Here are two examples — two great profiles of US-based farmers using recirculating aquaculture systems — one looks at SweetSpring Salmon, a producer of coho salmon, and the other focuses on Norman McCowan, a fish farmer who raises 2 million perch a year in the middle of the Indiana cornfields. (McCowan’s Bell Aquaculture, North America’s leading producer of yellow perch, reuses 99.8 percent of its water and converts leftover fish waste into a saleable product, organic liquid plant fertilizer.)

    Check out Seedstock if you’re interested in becoming involved in sustainable food production.  Their resource page includes a bunch of helpful links — aimed at entrepreneurs, students, job-seekers interested in aspects of  sustainable agriculture.  In brief, Seedstock bills itself as the resource on sustainable ag, we agree.

    The Must-See Documentary

    Think back to the Sound of Music.  Think Salzburg—pine forests, Edelweiss, beer halls. Then head up a few thousand feet in elevation to an area called the Krameterhof. This is where Sepp Holzer farms. It’s one of the coldest parts of Tyrol, at an elevation that nears 5,000 feet.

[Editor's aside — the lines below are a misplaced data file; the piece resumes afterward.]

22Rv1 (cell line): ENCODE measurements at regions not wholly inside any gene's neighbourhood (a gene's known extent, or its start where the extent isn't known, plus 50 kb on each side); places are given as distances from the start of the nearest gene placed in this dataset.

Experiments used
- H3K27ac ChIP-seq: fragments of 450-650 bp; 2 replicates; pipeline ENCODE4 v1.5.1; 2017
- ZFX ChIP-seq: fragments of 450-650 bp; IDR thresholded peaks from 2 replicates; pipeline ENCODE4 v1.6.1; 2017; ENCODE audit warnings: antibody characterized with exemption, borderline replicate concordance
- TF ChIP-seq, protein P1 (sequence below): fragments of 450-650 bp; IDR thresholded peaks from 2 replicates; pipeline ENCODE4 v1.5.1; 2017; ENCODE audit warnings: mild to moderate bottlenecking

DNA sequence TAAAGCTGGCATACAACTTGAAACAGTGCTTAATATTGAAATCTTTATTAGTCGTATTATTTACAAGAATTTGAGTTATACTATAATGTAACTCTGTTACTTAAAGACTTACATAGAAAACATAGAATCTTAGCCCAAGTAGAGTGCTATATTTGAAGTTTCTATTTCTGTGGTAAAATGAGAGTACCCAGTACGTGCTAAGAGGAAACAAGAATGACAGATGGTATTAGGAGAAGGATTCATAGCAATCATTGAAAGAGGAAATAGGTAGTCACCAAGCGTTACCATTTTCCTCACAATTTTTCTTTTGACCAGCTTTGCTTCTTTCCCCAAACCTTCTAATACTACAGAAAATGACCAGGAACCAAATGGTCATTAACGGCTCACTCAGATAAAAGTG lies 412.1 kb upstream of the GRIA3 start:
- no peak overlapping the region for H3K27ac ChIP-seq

Amid annual temperatures that average less than 40 degrees, on land that most deem fit only for grazing sheep and cows, Holzer is growing apricots, figs, kiwi fruit, and peaches.  And he has even tried to grow bananas.


    Holzer does not use bioengineering or nanotechnology, fertilizer, pesticides, no geothermally heated greenhouses.

    Sepp Holzer, permaculture wunder.

    The little Garden of Eden is all the result of “Holzer Permaculture.”  The Austrian is an organic farming legend, a pioneer of permaculture before it was even called permaculture.

    Holzer has a hyper-diverse combination of crops on his 45 –hectare Tyrolean plot — timber, fruit trees, vegetables, shrubs, and grasses.  In addition to crop diversity, Holzer also demonstrates the virtues of a well-placed stone. The man called the “rebel farmer,”  has placed giant stone slabs throughout his land, the stones serve as incubators,  absorbing sunlight and giving off warmth, helping create (along with some other techniques) one of the wonders of organic farming: a Mediterranean microclimate in the Alps relying exclusively on natural methods.

    There’s a fascinating documentary called “Farming with Nature: A Case Study of Successful Temperate Permaculture,” where you can learn about Holzer’s accomplishments in the Alps (agro-forestry, self-produced electricity, pig raising, fish-farming) and his methods (free-range pigs play an important role in the Holzer ecosystem)..

    *Many thanks to Katie, a kindly bookseller from Boise, and her fiancée, a gifted web sleuth, for alerting us to this documentary.

    And bonus…. A Must-Read Article 

    A belated post of a very important opinion piece from the New York Times in late February…

    Unfounded, irrational, evidence-less fears.  It’s an age-old problem thwarting human progress. This site has focused on irrational fears as it relates to agricultural technologies.